Just as mainstream American Jewry cried foul during the darkest days of Israel's 1982 Lebanon war, they must begin to do so once again. Today, much like then, Jerusalem is involved in a unilateral, expansionist, misguided mission which has regional and global ramifications well beyond its control. Without doubt the threats posed against Israel by Hizbollah in the north, Hamas in the south and Iran to the east are urgent, incontestable and potentially existential. But building a foreign policy solely around the Settlements does nothing to increase Israel's fundamental security or strengthen its democratic core.
As this nation's ultimate critical thinkers, American Jewry must not be duped by Netanyau's Settler smoke-screen nor bullied by the belief that the only acceptable criticism of Israel is no criticism at all. Much like Sabra and Shatila 25 year ago, rogue settlements such as Kfar Tapuach and Havot Yair are stains on Israel's real sovereignty -- and their settler ideology completely inconsistent with an enlightened Jewish America. Pres. Obama's Middle Eastern policy may be unconventional and confrontational, but by demanding a better Israel from Israel, he's actually invoking an earlier era of Zionism untainted by post-Green Line greed. It's a Zionism of Herzl and Weizmann, Golda and Ben Gurion -- progressive, pioneering and still very-much Jewish. It's also a Zionism rooted in the core ideals of Jewish America -- tolerance, justice and compassion.
Recent weeks have seen the White House soften its Settlement stance and this must not be viewed as a victory for either side. For if it is victory, Israel's secured a pyrrhic one at that -- portending an era not of continued White House resistance, but potentially of ongoing indifference. Much like an Iraq-distracted Bush, Obama may eventually sacrifice the Levant for the sake of America's own immediate interests -- such as health care, job creation and immigration reform. Saddled with a recalcitrant Netanyahu, this would be both understandable and perhaps beneficial. But it would be disingenuous at best, destructive at worst. Don't forget, under Bush's blind eye, Israel embarked on its ineffective Gaza withdrawal, an inconclusive second war in Lebanon and entered an era of unprecedented economic inequality despite a booming GDP.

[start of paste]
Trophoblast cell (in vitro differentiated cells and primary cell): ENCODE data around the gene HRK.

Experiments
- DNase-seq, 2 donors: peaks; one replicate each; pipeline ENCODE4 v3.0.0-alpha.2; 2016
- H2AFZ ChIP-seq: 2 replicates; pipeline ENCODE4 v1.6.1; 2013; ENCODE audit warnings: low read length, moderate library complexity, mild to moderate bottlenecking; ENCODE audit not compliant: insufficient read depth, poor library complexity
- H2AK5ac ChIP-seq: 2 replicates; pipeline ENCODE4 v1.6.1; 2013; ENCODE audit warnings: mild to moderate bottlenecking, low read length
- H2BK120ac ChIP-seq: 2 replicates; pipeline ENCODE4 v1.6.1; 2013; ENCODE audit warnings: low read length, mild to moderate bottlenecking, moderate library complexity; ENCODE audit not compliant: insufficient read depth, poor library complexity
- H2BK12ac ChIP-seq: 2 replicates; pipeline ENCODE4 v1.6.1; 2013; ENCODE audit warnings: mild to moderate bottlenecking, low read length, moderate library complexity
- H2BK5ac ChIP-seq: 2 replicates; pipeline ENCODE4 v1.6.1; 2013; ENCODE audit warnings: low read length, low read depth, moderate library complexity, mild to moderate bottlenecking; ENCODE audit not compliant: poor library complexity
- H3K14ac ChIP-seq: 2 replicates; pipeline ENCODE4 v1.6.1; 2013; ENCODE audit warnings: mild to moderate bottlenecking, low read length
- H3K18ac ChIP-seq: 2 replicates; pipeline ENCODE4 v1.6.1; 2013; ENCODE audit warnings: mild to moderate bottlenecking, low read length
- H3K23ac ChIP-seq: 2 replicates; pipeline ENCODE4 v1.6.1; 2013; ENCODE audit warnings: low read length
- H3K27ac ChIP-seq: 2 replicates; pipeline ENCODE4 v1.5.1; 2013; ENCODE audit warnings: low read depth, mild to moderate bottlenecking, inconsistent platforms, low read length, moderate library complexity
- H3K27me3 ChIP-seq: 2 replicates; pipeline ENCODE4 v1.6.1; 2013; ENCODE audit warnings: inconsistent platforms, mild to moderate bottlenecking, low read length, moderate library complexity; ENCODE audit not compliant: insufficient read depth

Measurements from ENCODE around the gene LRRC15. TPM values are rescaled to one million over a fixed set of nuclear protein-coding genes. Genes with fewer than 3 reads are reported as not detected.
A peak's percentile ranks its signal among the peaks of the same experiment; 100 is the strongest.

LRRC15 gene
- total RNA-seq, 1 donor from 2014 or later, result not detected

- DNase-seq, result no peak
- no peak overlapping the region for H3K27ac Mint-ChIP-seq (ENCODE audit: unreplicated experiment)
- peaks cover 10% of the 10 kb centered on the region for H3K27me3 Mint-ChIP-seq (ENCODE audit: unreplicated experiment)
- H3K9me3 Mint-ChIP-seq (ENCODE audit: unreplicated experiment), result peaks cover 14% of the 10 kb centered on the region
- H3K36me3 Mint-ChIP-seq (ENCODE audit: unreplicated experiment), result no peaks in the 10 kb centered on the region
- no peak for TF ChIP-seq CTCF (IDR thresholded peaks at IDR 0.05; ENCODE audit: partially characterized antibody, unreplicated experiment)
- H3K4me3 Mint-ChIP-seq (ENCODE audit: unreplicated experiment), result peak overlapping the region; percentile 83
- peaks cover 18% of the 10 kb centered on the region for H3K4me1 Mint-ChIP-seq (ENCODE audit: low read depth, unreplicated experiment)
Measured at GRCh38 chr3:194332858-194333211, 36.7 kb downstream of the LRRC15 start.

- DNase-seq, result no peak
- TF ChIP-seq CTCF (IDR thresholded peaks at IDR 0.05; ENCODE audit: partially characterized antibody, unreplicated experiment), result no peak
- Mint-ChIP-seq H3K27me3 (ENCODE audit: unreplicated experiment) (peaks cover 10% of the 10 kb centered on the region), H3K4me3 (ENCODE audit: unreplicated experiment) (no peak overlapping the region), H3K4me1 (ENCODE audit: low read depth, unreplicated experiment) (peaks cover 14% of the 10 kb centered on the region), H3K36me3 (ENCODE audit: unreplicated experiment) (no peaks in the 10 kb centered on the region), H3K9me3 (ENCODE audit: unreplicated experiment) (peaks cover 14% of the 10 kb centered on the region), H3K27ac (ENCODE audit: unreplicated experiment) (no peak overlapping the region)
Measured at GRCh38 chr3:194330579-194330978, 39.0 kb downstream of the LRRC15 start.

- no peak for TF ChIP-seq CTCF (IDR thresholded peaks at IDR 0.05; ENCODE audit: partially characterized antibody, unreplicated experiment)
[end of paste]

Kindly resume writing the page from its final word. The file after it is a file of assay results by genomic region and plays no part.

While it may have emerged relatively unscathed from the global economic crisis, Israel can hardly afford another decade of similar debacles.  Particularly not to save men like Jacob Teitel and his Settler cohorts. Faced with the choice of continued conflict or the (remote) possibility of peace, American Jewry must look inward, draw form its instinctive integrity and implore the Oval Office to try again. Most crucially, it must not forget that siding with the Settlers sullies the memories of real Jewish American heroes -- from Emma Goldman to Andrew Goldman, Louis Brandeis to Harvey Milk.

Pres. Obama's foreign policy may at times seem muddled, his end-game unclear, but after eight years of battle-hungry Bush, this new age of reason must not be wasted. True, Obama's world view may feel foreign to folks like Teitel, but it still resonates strongly with the America that elected him and he must remain a key protagonist in finally opening those Settlement gates. Obama may think what many fear to say, but silence has only resulted in stalemate -- politeness and protocol a waste of political capital. So enough with the sotto voce Mr. President, it's time again to speak up -- and speak loud! Because when it comes to the Middle East, a mind -- and voice -- like Barack Obama's would truly be a terrible thing to waste.